As temperatures drop to below-freezing, poverty-stricken families are struggling to cope with the harsh winter, unable to afford the basic items they need to survive. Our teams in Afghanistan have been meeting these families and listening to their stories so we can give them the help they need.
23 year-old Razia, a mother in Kabul, Afghanistan, is the only breadwinner for her four young daughters. Her family are struggling to survive this winter.
In Afghanistan, temperatures can drop as low as -15 degrees. The hardships Razia faces every winter are unimaginable.
Her daughters don't even have shoes, let alone winter clothes and blankets. They are facing the heavy snowfall, icy rain and below-freezing temperatures without the most basic protection.
Their one-room house is dilapidated and the biting cold seeps through the walls at night, making her children sick.
But worst of all, there are no washing facilities in Razia's house. When their neighbours are sleeping, Razia and her daughters wash themselves outside in the bitterly cold night. When they come back indoors, they can't even wrap up in thick blankets to get warm again. No one should be living like that, especially vulnerable young children.
A painful memory
Razia's daughters are aged nine, eight, five and four. This is not the first time they have suffered through a bitterly cold winter. Razia has been struggling for years to shield them from the worst of the cold season.
Razia told our team a heart-breaking story about the winter of 2017.
She was working herself to the bone every day, to buy food for her daughters, wanting to nourish them as the temperatures plummeted. After spending the whole day washing her neighbours' clothes and carpets to earn money, she returned home completely exhausted.
Razia's home doesn't have electricity, so her neighbours give them candles to use. Razia was so tired that evening that, when she lit one of the candles, she accidentally set a fire and was unable to control it.
All of their belongings burned - their clothes, blankets, everything. Razia was in despair over losing her belongings when they had so little to begin with. She worked so hard and was still unable to protect her daughters. It is a terribly painful memory.
A continuous struggle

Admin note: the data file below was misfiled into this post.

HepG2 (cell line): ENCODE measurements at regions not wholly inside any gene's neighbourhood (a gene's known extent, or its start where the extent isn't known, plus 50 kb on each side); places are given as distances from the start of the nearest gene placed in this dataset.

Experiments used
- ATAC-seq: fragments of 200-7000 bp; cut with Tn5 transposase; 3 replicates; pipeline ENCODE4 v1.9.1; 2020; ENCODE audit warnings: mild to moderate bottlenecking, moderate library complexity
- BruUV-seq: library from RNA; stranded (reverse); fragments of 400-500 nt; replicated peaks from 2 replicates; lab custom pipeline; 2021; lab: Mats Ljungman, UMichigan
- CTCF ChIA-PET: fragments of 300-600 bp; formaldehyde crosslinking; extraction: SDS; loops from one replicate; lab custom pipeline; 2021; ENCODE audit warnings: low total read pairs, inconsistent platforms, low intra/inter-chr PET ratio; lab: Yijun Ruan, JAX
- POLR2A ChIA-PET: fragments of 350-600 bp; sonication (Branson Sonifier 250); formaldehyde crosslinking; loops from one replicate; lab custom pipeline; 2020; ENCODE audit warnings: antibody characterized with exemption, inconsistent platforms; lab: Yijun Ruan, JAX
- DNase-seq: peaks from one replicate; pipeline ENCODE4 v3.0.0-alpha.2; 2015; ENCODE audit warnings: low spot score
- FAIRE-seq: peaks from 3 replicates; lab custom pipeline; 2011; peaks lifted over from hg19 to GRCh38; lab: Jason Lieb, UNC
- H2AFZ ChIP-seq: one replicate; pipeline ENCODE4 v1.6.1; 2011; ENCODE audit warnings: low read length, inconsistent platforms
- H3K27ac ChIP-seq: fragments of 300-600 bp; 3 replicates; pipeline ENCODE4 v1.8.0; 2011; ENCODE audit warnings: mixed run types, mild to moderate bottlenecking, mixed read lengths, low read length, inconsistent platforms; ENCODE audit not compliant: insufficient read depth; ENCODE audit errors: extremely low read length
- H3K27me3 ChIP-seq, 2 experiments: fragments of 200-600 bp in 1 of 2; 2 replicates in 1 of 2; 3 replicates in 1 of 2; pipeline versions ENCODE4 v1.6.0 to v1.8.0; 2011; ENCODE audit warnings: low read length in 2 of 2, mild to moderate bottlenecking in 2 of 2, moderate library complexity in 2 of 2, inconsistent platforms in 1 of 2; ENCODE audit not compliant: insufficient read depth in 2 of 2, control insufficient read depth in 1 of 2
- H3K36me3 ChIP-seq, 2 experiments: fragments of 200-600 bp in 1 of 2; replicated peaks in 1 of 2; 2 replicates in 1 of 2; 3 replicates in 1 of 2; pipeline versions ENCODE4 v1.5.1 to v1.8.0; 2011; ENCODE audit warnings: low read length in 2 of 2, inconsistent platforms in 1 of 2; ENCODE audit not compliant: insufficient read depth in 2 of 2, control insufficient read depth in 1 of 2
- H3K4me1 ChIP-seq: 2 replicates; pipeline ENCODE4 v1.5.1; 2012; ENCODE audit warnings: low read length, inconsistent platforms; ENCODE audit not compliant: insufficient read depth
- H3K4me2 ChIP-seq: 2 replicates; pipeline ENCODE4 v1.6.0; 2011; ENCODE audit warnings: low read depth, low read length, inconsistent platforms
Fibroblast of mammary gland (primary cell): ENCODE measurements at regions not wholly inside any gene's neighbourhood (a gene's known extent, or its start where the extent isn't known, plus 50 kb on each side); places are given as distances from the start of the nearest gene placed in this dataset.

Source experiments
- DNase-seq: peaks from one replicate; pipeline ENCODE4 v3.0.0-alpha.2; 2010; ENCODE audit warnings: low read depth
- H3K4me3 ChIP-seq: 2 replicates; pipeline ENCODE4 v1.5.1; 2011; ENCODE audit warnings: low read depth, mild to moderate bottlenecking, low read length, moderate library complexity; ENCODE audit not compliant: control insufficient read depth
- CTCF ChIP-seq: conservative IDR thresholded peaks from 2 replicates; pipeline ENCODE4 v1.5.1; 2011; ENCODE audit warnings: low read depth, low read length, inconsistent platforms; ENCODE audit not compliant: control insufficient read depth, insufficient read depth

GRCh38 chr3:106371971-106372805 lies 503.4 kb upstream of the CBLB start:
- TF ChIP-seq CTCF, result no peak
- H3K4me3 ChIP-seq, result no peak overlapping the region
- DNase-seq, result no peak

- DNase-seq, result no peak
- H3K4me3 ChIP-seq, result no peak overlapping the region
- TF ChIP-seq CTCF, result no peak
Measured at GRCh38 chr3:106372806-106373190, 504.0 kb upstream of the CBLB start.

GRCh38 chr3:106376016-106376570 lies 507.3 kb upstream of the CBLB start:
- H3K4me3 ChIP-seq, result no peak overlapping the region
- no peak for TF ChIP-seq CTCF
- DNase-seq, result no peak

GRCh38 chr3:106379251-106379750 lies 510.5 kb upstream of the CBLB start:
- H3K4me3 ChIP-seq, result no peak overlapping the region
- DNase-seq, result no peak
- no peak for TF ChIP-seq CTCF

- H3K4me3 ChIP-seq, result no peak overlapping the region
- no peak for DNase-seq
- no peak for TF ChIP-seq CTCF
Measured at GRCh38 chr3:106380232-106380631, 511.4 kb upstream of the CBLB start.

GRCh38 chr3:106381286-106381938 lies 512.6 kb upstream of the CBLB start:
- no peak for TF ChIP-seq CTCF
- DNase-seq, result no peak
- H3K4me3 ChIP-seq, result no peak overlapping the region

This winter, Razia is once more working herself to the bone to provide for her daughters.
For three hours every morning, Razia attends a literacy course and sewing machine training, provided by Muslim Hands. After her course finishes, Razia's neighbours pay her to wash their clothes and do other household tasks. Razia also occasionally borrows a sewing machine from one of her neighbours to do some tailoring work.
In the evening, Razia scrapes together her meagre wages to put food on the table for her daughters.
Razia is afraid of having another terrible winter. Her family are already living hand-to-mouth, dependent on wages and Zakat from their neighbours.
She is a young and energetic woman, but the fear of what will happen to her children is wearing her down. Razia has been solely responsible for her children since 2016, when her husband went to look for work in Iran. She hasn't heard from him since then, and has no idea if she is a widow and her children are orphans.
Razia is only 23 years old, and is understandably strained by the weight on her shoulders.
Tragically, Razia can't even remember the last time she was happy. All she can recall is the constant struggle to protect and provide for her children.
You can help Razia
The Prophet (saw) said, 'The one who looks after and works for a widow and for a poor person is like a warrior fighting in Allah's way, or like a person who fasts during the day and prays all the night'. [Bukhari]
He (saw) also said, ‘The example of the believers in their affection, mercy and compassion for each other is that of a body. When one limb aches, the whole body reacts with sleeplessness and fever’. [Bukhari]
It is heart-breaking that Razia's children are suffering so much. It only takes a small effort on our part to reach out with 'affection, mercy and compassion', but it makes a world of difference to Razia and her young daughters.
Your donation can be the difference between her children being hungry and sick this winter, or nourished, warm and happy.
Our teams in Afghanistan are distributing winter supplies in Kabul and Parwan, providing blankets and warm clothes to hundreds of families just like Razia's, as well as basic foods like rice, pulses and cooking oil.
Meanwhile, our teams worldwide are also providing life-saving winter relief in Pakistan, India-administered Kashmir, Syria, and the Syrian refugee camps in Lebanon and Turkey, as well as right here in the UK.
Give to our Winter Appeal today to help the most vulnerable survive this winter. Be the answer to their du'as, 'keep us warm, keep us alive'.